Arseny Leonovich shares about the mutual penetration of architecture and design, the challenges of today, and about his drive and motivation.
Interviewed by: Anna Yevstigneeva Translated by: Anton Mizonov
07 October 2014
September 26, Singapore's Red Dot Design Museum played host to the prestigious Red Dot Award: Design Concept 2014. The prize-winning list includes two works by the Russian designer Arseny Leonovich. "Red Dots" gave honorable mention to KOSATKI project that was about the design of lights and the city benches Bench House. We spoke to Arseny about architects that are into design, about Italy, and about what things should be taught to today's students.
- What is, in your opinion, the difference between the designer architects from the "pure" designers?
- Arseny Leonovich:
- An industrial designer solely handles his tasks in the format of his or her designer needs. He comes up with the technical specifications proceeding from the scale and magnitude of the model that he designs, be that a chair or a tea glass holder. The architect, by definition, when he is faced with a similar challenge, must handle his task in a broader manner, and, let's say, in a number of different formats... Because from the very start the architect is taught to sum up much more factors than the student of design is supposed to, who is meant to perform rather specific tasks of designing "chairs-tables-bottle-openers". And I am not saying that it's "bad", either. Possibly, out of a hundred designers that do nothing but design chairs, you will be able to pull out an architect or two. But something tells me that in the world's big-time design there have always been a lot of people with an architectural education or at least with an architectural vision.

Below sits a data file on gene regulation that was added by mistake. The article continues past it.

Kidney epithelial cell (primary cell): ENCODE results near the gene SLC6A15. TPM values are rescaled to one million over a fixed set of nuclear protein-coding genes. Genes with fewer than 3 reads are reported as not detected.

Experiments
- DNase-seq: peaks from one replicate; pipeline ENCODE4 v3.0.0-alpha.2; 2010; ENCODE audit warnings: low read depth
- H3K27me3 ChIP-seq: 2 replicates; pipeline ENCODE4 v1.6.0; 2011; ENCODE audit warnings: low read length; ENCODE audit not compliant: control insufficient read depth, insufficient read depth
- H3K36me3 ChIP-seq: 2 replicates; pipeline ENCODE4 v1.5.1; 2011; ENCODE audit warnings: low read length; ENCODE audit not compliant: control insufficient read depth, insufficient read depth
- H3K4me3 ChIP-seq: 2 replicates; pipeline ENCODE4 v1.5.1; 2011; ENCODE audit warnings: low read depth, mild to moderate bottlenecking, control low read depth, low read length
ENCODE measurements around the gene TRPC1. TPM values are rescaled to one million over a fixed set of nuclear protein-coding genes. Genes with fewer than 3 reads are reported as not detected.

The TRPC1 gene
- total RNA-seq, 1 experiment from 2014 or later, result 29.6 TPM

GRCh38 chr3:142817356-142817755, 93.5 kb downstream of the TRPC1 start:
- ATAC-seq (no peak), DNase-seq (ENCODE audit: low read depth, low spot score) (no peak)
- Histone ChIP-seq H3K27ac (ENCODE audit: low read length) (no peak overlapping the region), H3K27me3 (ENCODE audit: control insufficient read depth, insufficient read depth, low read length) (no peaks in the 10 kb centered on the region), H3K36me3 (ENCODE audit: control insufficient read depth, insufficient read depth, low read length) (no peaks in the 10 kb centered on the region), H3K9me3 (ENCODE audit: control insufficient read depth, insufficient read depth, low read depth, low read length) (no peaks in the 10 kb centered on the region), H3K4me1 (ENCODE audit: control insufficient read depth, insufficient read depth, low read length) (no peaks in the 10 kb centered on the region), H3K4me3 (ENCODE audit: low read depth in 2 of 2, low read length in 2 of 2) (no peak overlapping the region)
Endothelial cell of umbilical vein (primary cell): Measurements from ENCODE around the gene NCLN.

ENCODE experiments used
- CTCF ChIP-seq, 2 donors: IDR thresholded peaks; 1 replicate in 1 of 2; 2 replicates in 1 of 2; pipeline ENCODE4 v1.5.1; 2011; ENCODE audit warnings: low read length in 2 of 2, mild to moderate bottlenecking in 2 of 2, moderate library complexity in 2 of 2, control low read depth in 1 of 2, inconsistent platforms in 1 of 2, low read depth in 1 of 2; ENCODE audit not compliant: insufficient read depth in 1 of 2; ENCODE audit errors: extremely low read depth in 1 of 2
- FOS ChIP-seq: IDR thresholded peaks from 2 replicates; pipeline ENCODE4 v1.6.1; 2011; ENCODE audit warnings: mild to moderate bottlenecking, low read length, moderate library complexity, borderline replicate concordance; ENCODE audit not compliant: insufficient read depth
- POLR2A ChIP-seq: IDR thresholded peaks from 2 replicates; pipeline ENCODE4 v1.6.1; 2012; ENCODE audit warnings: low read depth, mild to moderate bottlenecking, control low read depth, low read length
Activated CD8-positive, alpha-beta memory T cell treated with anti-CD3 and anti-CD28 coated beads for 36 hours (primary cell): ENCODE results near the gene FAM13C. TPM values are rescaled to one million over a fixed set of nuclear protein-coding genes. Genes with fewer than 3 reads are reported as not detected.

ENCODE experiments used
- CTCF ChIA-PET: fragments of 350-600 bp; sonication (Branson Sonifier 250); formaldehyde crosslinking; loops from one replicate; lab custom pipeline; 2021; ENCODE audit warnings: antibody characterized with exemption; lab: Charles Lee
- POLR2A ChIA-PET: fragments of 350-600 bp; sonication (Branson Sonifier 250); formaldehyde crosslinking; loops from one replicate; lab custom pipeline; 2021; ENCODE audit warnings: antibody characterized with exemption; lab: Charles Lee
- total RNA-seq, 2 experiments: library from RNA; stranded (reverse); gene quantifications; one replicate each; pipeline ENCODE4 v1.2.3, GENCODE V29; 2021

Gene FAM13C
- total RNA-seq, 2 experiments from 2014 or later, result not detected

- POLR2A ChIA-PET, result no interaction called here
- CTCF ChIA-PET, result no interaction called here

- In this case, what would you say about the projects by your western colleagues, such as, for example, Piero Lisdini or Antonio Citterio that are architects just like you but that still do successful design projects?
- To me, they will always remain an example of a "designer" nation that has virtually no limits. The Italians were born into the cradle of architecture and design. When an Italian architect, while taking a break from creating some high-profile project, is doing some consumer goods design, it is as easy for him as having a cup of coffee. Generally, Italy has always been the origin of numerous architects. Suffice it to say that today there are several thousand students that graduate from the Turin Polytechnic Institute alone and a whole lot more if we take the whole Italy. Take good old Florence, for example. They will all become unemployed if each one of them claims to build a palazzo or a country house. And it was not by chance, as far as I remember, that still during WWII the Italian government and the lobby circles stipulated design as one of the key development vectors of the country's economy - so as the world and the European mind would clearly associate the very word "design" with Italy. And they really did it. I think you will agree that in comparison, say, to the German design, the Italian design is a lot more recognized notion, and the very word combination is steadier.
- So it seems that you attribute your recent victory in two nominations ‘Red Dot Award: Design Concept 2014’ with the "architectural" character your design outlook?
- Yes, possibly, they saw in my work the "architectural" vision of the design. Take KOSATKI, for example. On the one hand, this project shows a poetic and romantic image but, on the other hand, it is quite technology-friendly. As an object, this lamp is firmly connected with a double-height or a very tall room or hall. Meaning - this clear-cut image has a technical and functional casing to it. The same holds true for the benches BENCH HOUSE that are all about the idea of a country house. I think you will agree that while walking down the street we will be subconsciously attracted by this "house" - simply because it gives us some certain vision, some super idea, the image of a "house". And it is the first thing that people see, only noticing the bench later on.
- What is the greatest challenge for you in industrial design?